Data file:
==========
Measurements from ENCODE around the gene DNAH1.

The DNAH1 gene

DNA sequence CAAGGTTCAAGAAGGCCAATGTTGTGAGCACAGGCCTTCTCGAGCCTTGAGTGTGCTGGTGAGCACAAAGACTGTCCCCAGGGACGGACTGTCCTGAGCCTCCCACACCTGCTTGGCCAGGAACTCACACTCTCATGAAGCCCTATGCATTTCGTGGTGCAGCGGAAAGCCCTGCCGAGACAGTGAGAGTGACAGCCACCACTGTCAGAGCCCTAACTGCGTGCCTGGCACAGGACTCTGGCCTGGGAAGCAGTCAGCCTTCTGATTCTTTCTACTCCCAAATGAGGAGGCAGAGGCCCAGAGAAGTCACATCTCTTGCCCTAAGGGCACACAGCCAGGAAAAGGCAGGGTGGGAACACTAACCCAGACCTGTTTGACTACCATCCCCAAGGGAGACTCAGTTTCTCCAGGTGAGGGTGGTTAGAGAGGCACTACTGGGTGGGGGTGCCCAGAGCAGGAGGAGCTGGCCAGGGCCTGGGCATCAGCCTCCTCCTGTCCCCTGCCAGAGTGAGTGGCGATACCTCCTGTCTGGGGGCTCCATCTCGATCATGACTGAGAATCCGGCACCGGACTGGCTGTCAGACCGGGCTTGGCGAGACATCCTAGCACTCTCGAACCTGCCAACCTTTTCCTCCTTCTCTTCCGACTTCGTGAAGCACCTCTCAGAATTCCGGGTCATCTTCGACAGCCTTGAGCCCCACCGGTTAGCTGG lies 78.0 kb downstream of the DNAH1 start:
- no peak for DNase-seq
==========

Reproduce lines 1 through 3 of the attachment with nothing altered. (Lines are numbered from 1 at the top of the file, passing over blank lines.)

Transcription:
Measurements from ENCODE around the gene DNAH1.

The DNAH1 gene

DNA sequence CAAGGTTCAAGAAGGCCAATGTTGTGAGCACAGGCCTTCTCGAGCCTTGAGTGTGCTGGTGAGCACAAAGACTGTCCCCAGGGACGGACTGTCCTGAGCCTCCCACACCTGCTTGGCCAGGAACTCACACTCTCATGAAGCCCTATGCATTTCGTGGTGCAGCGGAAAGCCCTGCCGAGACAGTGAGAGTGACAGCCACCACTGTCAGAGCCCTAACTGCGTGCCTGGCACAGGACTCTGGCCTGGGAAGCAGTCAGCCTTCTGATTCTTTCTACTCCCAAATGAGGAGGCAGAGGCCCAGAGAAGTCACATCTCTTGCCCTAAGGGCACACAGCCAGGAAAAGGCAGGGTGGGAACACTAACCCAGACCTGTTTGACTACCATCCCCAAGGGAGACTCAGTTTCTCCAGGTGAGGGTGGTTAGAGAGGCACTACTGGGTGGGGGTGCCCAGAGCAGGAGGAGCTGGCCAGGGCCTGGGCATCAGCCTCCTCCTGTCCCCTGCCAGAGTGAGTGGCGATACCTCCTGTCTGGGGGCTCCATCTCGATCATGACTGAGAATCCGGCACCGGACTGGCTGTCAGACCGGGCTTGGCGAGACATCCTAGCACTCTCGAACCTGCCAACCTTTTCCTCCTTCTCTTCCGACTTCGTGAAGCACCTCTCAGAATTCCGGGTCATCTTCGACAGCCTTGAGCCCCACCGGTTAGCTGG lies 78.0 kb downstream of the DNAH1 start: